[FPSPACE] Origin of Martian Moons from Binary Asteroid Dissociation
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Sat Mar 28 13:09:56 EDT 2009
Origin of Martian Moons from Binary Asteroid Dissociation
Authors: Geoffrey A. Landis
(Submitted on 19 Mar 2009)
Abstract: The origin of the Martian moons Deimos and Phobos is controversial. One hypothesis for their origin is that they are captured asteroids, but the mechanism requires an extremely dense martian atmosphere, and the mechanism by which an asteroid in solar orbit could shed sufficient orbital energy to be captured into Mars orbit has not been well elucidated.
Since the discovery by the space probe Galileo that the asteroid Ida has a moon "Dactyl", a significant number of asteroids have been discovered to have smaller asteroids in orbit about them. The existence of asteroid moons provides a mechanism for the capture of the Martian moons (and the small moons of the outer planets).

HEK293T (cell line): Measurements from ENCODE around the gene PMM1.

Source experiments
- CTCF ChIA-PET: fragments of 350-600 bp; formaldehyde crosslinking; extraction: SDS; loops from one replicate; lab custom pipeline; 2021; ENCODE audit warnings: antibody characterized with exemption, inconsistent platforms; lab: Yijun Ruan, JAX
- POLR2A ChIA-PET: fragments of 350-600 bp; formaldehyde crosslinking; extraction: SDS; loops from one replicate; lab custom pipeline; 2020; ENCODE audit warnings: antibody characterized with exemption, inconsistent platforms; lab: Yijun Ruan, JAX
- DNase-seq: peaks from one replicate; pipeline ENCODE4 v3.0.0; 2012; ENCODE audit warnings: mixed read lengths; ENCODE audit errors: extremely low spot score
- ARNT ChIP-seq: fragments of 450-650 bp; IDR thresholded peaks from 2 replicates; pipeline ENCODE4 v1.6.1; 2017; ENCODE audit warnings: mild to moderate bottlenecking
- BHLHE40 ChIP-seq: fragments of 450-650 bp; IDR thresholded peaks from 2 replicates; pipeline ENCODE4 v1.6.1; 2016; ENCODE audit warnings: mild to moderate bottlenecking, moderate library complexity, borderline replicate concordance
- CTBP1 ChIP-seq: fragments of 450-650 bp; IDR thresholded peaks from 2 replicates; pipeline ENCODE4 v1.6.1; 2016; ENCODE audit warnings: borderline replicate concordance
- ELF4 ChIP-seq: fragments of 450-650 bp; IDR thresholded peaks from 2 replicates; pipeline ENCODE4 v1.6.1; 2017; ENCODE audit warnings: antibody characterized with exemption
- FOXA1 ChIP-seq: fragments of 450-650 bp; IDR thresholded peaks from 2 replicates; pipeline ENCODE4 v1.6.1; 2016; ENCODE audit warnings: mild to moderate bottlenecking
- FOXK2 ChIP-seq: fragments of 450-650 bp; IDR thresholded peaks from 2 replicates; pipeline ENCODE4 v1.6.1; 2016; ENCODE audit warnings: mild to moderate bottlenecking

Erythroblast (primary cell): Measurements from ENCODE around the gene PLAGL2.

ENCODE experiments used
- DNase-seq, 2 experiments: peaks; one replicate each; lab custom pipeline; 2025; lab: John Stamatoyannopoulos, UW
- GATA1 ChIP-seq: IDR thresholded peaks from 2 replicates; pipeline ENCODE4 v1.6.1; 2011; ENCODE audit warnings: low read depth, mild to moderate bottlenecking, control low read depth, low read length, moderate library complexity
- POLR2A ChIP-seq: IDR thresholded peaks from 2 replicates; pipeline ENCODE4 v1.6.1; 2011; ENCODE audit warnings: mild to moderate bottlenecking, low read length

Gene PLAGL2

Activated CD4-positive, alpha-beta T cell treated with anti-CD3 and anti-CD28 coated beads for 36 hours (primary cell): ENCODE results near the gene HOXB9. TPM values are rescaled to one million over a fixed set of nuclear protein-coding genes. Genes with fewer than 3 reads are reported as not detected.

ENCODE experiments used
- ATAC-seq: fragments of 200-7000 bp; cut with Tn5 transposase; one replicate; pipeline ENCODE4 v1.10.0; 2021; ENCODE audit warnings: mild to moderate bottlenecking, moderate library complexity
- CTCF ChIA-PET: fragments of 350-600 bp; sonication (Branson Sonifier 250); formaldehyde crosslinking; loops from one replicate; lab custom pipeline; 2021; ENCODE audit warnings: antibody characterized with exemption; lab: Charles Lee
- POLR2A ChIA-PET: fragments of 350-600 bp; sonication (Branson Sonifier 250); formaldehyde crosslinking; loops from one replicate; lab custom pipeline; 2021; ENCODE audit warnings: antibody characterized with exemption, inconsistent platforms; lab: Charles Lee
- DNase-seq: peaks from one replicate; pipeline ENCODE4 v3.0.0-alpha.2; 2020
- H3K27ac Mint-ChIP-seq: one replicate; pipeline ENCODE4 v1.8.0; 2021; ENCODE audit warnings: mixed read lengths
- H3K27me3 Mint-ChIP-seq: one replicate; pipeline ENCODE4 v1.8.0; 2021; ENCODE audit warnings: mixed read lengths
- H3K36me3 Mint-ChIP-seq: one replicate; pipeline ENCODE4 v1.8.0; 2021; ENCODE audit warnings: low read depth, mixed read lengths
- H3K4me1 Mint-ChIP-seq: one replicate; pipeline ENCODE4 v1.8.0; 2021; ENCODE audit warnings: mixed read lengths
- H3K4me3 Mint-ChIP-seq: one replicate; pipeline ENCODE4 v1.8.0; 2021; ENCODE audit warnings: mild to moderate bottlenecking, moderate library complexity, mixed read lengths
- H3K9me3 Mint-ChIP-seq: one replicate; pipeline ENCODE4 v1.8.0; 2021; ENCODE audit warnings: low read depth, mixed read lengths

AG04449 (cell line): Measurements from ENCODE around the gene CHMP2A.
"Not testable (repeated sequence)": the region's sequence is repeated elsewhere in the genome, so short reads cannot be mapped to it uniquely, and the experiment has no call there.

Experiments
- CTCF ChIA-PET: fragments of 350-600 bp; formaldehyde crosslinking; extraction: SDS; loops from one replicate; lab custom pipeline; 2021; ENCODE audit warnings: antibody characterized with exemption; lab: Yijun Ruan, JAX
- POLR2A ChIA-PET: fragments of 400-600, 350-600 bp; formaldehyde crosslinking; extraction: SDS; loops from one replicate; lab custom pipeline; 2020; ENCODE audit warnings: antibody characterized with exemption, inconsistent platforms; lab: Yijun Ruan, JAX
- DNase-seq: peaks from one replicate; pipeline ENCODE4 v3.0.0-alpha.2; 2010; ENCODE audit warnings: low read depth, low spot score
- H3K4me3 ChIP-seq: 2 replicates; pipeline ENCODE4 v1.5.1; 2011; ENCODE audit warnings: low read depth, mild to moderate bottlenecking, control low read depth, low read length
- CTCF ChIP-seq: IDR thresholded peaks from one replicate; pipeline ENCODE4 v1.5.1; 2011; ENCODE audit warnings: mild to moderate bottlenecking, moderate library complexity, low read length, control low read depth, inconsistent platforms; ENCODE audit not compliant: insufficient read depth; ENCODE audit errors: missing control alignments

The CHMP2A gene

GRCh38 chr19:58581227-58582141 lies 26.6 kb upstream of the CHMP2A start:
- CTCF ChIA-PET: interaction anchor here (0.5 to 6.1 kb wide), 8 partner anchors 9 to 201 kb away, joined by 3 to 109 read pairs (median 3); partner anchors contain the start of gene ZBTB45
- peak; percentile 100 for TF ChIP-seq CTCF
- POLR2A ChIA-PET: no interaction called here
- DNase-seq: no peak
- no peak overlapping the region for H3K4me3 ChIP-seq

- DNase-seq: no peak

When a binary asteroid makes a close approach to a planet, tidal forces can strip the moon from the asteroid. Depending on the phasing, the asteroid can then be captured. Clearly, the same process can be used to explain the origin of any of the small moons in the solar system.
Comments: Paper AAAS - 57725, American Association for Advancement of Science Annual Meeting February 14-19, 2002, Boston MA
Subjects: Earth and Planetary Astrophysics (astro-ph.EP)
Cite as: arXiv:0903.3434v1 [astro-ph.EP]
From: Geoffrey Landis [view email]
[v1] Thu, 19 Mar 2009 22:40:42 GMT (1184kb)
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